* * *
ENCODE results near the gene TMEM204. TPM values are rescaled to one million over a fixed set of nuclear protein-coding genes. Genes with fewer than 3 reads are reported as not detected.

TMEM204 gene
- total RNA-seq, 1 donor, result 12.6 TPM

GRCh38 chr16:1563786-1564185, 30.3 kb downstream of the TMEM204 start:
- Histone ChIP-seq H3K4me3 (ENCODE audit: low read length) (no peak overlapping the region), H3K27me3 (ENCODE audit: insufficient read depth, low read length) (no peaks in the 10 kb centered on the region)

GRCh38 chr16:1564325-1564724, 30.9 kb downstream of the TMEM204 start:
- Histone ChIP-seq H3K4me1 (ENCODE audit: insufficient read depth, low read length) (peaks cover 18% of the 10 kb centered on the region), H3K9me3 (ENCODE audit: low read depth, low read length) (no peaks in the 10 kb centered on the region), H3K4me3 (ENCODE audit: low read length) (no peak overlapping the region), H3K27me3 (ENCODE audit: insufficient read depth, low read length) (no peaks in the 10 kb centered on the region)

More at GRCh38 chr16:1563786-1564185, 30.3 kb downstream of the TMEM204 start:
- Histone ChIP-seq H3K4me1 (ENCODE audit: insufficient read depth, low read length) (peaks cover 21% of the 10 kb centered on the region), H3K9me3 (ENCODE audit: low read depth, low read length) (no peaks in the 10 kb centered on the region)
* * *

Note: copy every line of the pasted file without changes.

ENCODE results near the gene TMEM204. TPM values are rescaled to one million over a fixed set of nuclear protein-coding genes. Genes with fewer than 3 reads are reported as not detected.

TMEM204 gene
- total RNA-seq, 1 donor, result 12.6 TPM

GRCh38 chr16:1563786-1564185, 30.3 kb downstream of the TMEM204 start:
- Histone ChIP-seq H3K4me3 (ENCODE audit: low read length) (no peak overlapping the region), H3K27me3 (ENCODE audit: insufficient read depth, low read length) (no peaks in the 10 kb centered on the region)

GRCh38 chr16:1564325-1564724, 30.9 kb downstream of the TMEM204 start:
- Histone ChIP-seq H3K4me1 (ENCODE audit: insufficient read depth, low read length) (peaks cover 18% of the 10 kb centered on the region), H3K9me3 (ENCODE audit: low read depth, low read length) (no peaks in the 10 kb centered on the region), H3K4me3 (ENCODE audit: low read length) (no peak overlapping the region), H3K27me3 (ENCODE audit: insufficient read depth, low read length) (no peaks in the 10 kb centered on the region)

More at GRCh38 chr16:1563786-1564185, 30.3 kb downstream of the TMEM204 start:
- Histone ChIP-seq H3K4me1 (ENCODE audit: insufficient read depth, low read length) (peaks cover 21% of the 10 kb centered on the region), H3K9me3 (ENCODE audit: low read depth, low read length) (no peaks in the 10 kb centered on the region)